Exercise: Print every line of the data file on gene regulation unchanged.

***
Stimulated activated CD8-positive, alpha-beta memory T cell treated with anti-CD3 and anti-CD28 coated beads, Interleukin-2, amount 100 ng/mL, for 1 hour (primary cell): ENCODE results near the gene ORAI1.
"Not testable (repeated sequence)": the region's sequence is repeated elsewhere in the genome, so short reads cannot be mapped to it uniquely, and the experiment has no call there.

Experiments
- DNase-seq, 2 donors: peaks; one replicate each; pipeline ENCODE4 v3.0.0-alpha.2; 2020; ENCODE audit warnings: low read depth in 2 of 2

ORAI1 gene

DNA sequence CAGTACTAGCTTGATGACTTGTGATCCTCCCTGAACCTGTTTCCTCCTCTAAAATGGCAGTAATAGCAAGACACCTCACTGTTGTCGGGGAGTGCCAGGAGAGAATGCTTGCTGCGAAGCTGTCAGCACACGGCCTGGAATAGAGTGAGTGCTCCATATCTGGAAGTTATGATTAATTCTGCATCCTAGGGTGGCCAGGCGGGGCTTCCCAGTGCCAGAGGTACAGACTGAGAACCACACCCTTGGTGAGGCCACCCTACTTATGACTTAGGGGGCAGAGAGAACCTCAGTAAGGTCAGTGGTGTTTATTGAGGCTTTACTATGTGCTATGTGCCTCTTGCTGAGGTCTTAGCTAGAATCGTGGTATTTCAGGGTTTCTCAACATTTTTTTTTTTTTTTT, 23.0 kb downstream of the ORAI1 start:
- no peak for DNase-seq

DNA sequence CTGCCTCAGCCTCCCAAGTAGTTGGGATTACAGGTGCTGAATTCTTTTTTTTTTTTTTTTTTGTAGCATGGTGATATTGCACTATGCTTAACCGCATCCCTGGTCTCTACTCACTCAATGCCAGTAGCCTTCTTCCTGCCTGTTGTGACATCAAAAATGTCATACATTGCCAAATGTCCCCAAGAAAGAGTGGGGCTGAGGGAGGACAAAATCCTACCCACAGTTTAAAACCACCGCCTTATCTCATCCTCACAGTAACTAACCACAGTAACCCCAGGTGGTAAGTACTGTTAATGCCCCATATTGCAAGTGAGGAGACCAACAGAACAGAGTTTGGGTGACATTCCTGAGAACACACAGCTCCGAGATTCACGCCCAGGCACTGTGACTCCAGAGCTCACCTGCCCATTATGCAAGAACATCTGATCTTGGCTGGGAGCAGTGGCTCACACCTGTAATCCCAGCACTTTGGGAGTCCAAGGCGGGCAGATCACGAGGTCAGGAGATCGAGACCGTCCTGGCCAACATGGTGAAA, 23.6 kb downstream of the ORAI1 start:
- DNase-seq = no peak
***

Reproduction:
Stimulated activated CD8-positive, alpha-beta memory T cell treated with anti-CD3 and anti-CD28 coated beads, Interleukin-2, amount 100 ng/mL, for 1 hour (primary cell): ENCODE results near the gene ORAI1.
"Not testable (repeated sequence)": the region's sequence is repeated elsewhere in the genome, so short reads cannot be mapped to it uniquely, and the experiment has no call there.

Experiments
- DNase-seq, 2 donors: peaks; one replicate each; pipeline ENCODE4 v3.0.0-alpha.2; 2020; ENCODE audit warnings: low read depth in 2 of 2

ORAI1 gene

DNA sequence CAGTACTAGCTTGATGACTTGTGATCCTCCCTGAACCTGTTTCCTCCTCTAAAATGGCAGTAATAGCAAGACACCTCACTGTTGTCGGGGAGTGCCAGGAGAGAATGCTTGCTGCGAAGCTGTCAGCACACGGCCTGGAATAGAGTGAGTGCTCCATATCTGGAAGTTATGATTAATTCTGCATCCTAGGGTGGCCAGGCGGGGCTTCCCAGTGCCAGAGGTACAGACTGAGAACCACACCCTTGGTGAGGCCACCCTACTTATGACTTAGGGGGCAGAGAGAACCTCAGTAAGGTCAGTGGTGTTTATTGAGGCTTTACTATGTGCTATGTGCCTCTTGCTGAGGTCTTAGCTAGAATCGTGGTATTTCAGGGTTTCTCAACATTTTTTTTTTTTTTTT, 23.0 kb downstream of the ORAI1 start:
- no peak for DNase-seq

DNA sequence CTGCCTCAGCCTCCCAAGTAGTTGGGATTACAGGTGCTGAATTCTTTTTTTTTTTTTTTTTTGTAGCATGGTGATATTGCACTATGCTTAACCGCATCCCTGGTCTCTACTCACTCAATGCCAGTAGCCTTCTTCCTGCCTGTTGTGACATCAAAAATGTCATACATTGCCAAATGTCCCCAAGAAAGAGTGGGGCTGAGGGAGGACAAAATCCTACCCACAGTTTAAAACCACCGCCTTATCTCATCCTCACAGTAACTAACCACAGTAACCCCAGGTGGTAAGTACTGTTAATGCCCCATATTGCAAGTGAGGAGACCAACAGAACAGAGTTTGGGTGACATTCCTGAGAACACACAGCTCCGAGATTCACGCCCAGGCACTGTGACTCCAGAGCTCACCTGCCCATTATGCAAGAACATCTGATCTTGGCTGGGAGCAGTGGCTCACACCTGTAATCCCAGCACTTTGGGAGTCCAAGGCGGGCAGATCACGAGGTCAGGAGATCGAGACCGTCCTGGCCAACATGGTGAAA, 23.6 kb downstream of the ORAI1 start:
- DNase-seq = no peak